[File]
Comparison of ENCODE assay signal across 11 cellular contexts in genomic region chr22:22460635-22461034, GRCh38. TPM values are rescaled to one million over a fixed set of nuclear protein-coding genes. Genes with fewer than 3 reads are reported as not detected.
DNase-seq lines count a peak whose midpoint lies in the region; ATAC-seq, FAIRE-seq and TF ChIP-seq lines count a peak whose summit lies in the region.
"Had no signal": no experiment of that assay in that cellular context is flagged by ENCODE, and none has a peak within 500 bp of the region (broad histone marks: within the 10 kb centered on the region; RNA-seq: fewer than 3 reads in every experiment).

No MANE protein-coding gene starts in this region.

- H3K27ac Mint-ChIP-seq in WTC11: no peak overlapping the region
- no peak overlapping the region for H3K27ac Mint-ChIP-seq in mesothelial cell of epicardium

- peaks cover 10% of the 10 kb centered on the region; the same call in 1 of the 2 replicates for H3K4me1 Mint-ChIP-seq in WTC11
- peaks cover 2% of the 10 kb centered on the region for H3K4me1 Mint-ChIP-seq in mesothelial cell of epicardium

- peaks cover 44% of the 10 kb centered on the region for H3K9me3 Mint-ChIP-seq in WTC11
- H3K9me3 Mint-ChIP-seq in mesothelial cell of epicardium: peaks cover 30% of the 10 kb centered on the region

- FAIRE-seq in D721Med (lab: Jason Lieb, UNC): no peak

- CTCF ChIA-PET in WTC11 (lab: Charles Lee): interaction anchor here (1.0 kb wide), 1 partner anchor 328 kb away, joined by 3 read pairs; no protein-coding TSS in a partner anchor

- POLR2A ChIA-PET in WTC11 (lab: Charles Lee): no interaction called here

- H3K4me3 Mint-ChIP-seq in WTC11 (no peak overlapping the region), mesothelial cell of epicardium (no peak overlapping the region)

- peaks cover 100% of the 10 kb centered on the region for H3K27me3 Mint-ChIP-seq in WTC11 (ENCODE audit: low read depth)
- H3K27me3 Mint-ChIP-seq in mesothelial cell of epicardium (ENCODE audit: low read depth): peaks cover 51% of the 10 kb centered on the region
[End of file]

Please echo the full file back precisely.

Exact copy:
Comparison of ENCODE assay signal across 11 cellular contexts in genomic region chr22:22460635-22461034, GRCh38. TPM values are rescaled to one million over a fixed set of nuclear protein-coding genes. Genes with fewer than 3 reads are reported as not detected.
DNase-seq lines count a peak whose midpoint lies in the region; ATAC-seq, FAIRE-seq and TF ChIP-seq lines count a peak whose summit lies in the region.
"Had no signal": no experiment of that assay in that cellular context is flagged by ENCODE, and none has a peak within 500 bp of the region (broad histone marks: within the 10 kb centered on the region; RNA-seq: fewer than 3 reads in every experiment).

No MANE protein-coding gene starts in this region.

- H3K27ac Mint-ChIP-seq in WTC11: no peak overlapping the region
- no peak overlapping the region for H3K27ac Mint-ChIP-seq in mesothelial cell of epicardium

- peaks cover 10% of the 10 kb centered on the region; the same call in 1 of the 2 replicates for H3K4me1 Mint-ChIP-seq in WTC11
- peaks cover 2% of the 10 kb centered on the region for H3K4me1 Mint-ChIP-seq in mesothelial cell of epicardium

- peaks cover 44% of the 10 kb centered on the region for H3K9me3 Mint-ChIP-seq in WTC11
- H3K9me3 Mint-ChIP-seq in mesothelial cell of epicardium: peaks cover 30% of the 10 kb centered on the region

- FAIRE-seq in D721Med (lab: Jason Lieb, UNC): no peak

- CTCF ChIA-PET in WTC11 (lab: Charles Lee): interaction anchor here (1.0 kb wide), 1 partner anchor 328 kb away, joined by 3 read pairs; no protein-coding TSS in a partner anchor

- POLR2A ChIA-PET in WTC11 (lab: Charles Lee): no interaction called here

- H3K4me3 Mint-ChIP-seq in WTC11 (no peak overlapping the region), mesothelial cell of epicardium (no peak overlapping the region)

- peaks cover 100% of the 10 kb centered on the region for H3K27me3 Mint-ChIP-seq in WTC11 (ENCODE audit: low read depth)
- H3K27me3 Mint-ChIP-seq in mesothelial cell of epicardium (ENCODE audit: low read depth): peaks cover 51% of the 10 kb centered on the region